Oncotarget

Research Papers: Pathology:

Mutant p53 accumulates in cycling and proliferating cells in the normal tissues of p53 R172H mutant mice

Amanda M. Goh, Yuezhen Xue, Marc Leushacke, Ling Li, Julin S. Wong, Poh Cheang Chiam, Siti Aishah Binte Rahmat, Michael B. Mann, Karen M. Mann, Nick Barker, Guillermina Lozano, Tamara Terzian and David P. Lane _

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Oncotarget. 2015; 6:17968-17980. https://doi.org/10.18632/oncotarget.4956

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Abstract

Amanda M. Goh1,*, Yuezhen Xue1,*, Marc Leushacke2, Ling Li1, Julin S. Wong1, Poh Cheang Chiam1, Siti Aishah Binte Rahmat1, Michael B. Mann3,5, Karen M. Mann3,5, Nick Barker2, Guillermina Lozano4, Tamara Terzian4 and David P. Lane1

1 p53 Laboratory, A*STAR, Singapore

2 Institute of Medical Biology, A*STAR, Singapore

3 Institute of Molecular and Cell Biology, A*STAR, Singapore

4 Department of Genetics, The University of Texas MD Anderson Cancer Center, Houston, TX, USA

5 Cancer Research Program, Houston Methodist Research Institute, Houston, TX, USA

* These authors have contributed equally to this work

Correspondence to:

David P. Lane, email:

Keywords: mutant p53, p53 R172H mouse model, small intestine, proliferation, Mdm2 inhibitor, Pathology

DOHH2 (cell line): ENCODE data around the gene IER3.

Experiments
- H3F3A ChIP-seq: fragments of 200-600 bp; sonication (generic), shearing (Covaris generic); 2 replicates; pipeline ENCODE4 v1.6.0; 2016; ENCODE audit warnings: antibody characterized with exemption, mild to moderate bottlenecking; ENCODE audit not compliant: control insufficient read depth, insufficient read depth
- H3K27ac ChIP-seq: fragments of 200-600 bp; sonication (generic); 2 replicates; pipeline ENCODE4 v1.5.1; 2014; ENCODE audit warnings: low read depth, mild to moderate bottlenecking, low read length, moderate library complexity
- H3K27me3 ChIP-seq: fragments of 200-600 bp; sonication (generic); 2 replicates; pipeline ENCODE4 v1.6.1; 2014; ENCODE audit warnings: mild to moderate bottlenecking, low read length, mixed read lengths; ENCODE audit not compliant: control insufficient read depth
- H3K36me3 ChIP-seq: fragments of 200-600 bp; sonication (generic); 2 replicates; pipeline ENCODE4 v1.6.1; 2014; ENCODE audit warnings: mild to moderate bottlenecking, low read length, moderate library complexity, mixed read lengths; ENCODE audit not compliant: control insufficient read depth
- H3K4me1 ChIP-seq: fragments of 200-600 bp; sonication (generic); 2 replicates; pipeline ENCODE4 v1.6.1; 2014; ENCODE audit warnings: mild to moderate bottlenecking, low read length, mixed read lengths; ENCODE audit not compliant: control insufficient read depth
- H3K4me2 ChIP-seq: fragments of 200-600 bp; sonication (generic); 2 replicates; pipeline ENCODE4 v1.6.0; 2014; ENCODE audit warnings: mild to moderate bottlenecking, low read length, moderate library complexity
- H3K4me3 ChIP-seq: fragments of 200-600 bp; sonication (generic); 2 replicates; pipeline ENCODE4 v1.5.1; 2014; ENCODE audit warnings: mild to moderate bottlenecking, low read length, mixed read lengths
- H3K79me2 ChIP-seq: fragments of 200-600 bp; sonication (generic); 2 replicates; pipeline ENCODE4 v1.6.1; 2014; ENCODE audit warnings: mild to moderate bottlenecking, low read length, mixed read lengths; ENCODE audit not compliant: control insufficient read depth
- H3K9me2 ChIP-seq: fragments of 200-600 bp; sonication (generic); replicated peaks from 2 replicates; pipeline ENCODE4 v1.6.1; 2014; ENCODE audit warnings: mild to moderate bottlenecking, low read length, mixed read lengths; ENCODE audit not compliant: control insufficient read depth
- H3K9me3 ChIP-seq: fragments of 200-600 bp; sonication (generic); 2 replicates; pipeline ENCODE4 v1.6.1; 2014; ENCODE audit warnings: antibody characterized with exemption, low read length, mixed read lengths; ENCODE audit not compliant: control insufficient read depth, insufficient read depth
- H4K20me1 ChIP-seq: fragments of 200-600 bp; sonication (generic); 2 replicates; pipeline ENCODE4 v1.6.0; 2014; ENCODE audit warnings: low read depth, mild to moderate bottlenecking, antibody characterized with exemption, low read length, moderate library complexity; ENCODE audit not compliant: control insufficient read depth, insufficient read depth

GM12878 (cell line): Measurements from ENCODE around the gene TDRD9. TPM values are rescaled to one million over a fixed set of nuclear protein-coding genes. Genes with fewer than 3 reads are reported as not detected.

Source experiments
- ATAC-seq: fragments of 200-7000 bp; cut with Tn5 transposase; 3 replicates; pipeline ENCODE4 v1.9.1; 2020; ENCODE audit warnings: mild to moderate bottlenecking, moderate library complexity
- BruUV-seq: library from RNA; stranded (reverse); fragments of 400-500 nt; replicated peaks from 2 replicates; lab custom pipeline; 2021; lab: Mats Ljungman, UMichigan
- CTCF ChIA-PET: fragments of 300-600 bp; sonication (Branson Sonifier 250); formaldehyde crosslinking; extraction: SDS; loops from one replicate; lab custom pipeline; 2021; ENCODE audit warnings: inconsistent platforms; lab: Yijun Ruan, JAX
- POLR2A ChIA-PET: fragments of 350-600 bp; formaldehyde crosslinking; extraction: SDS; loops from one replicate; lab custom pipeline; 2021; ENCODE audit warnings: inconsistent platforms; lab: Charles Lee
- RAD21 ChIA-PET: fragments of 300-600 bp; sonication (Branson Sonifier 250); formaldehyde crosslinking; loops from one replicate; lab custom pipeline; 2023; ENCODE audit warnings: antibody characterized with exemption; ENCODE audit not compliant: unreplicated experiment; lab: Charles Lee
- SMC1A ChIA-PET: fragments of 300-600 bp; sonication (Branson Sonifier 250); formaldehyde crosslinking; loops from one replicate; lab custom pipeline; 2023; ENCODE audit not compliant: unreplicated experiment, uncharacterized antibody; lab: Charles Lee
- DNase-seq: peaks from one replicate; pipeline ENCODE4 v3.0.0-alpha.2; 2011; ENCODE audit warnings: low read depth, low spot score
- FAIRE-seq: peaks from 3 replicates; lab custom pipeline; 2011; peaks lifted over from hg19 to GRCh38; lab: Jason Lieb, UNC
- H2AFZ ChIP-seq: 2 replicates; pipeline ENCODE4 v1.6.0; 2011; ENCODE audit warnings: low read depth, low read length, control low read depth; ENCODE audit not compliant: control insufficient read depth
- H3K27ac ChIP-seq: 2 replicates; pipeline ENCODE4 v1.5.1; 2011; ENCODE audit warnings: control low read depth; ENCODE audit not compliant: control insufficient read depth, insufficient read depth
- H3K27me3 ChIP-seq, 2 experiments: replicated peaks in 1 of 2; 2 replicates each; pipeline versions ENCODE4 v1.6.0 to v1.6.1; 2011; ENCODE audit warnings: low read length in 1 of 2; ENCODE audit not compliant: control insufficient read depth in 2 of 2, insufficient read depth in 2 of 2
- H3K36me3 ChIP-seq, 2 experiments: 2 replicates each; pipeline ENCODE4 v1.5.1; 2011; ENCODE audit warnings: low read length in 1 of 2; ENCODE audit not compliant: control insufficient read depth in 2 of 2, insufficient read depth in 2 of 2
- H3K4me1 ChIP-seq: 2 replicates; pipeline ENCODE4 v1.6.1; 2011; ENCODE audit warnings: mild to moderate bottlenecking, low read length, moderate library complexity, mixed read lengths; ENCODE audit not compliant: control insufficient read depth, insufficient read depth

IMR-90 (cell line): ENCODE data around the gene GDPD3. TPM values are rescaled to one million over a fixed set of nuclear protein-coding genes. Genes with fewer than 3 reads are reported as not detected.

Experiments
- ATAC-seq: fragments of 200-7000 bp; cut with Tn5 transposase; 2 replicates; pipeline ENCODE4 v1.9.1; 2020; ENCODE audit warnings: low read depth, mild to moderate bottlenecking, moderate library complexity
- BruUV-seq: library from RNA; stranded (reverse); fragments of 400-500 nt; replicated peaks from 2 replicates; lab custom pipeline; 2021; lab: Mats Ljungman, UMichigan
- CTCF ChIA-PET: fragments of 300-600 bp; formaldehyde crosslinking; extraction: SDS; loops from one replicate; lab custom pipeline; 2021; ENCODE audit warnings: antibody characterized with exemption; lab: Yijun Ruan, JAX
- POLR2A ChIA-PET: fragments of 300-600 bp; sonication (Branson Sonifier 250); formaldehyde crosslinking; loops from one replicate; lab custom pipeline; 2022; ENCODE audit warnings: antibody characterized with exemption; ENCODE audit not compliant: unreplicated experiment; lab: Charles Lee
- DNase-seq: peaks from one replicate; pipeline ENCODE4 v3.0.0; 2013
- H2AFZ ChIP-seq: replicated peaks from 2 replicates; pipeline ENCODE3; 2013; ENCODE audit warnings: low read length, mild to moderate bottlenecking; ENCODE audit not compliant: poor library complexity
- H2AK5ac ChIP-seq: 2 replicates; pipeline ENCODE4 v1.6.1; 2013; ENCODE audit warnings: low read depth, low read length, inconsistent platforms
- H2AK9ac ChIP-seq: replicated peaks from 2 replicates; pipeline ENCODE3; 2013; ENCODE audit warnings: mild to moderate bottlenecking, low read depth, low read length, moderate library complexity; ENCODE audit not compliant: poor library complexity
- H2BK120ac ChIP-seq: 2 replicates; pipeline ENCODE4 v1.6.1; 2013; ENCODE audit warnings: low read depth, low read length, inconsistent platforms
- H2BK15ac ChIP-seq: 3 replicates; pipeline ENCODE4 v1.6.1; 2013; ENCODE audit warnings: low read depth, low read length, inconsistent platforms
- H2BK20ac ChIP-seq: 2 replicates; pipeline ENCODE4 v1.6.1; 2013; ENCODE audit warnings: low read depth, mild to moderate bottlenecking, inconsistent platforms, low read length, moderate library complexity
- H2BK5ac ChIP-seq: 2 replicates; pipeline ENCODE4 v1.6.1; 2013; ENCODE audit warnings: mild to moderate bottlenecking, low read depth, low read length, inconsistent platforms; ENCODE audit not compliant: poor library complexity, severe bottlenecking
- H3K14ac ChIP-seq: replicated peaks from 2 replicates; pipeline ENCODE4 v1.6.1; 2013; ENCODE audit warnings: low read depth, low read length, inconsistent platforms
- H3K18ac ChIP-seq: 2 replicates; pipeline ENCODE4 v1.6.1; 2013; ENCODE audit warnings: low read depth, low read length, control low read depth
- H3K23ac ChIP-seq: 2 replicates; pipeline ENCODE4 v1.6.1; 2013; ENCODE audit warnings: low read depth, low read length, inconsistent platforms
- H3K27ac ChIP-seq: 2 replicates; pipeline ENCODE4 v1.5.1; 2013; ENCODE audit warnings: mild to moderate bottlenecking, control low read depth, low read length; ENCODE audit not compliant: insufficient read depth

Received: June 25, 2015 Accepted: July 05, 2015 Published: July 22, 2015

Abstract

The tumour suppressor p53 is regulated primarily at the protein level. In normal tissues its levels are maintained at a very low level by the action of specific E3 ligases and the ubiquitin proteosome pathway. The mutant p53 protein contributes to transformation, metastasis and drug resistance. High levels of mutant p53 can be found in tumours and the accumulation of mutant p53 has previously been reported in pathologically normal cells in human skin. We show for the first time that similarly elevated levels of mutant p53 can be detected in apparently normal cells in a mutant p53 knock-in mouse model. In fact, in the small intestine, mutant p53 spontaneously accumulates in a manner dependent on gene dosage and cell type. Mutant p53 protein is regulated similarly to wild type p53, which can accumulate rapidly after induction by ionising radiation or Mdm2 inhibitors, however, the clearance of mutant p53 protein is much slower than wild type p53. The accumulation of the protein in the murine small intestine is limited to the cycling, crypt base columnar cells and proliferative zone and is lost as the cells differentiate and exit the cell cycle. Loss of Mdm2 results in even higher levels of p53 expression but p53 is still restricted to proliferating cells in the small intestine. Therefore, the small intestine of these p53 mutant mice is an experimental system in which we can dissect the molecular pathways leading to p53 accumulation, which has important implications for cancer prevention and therapy.


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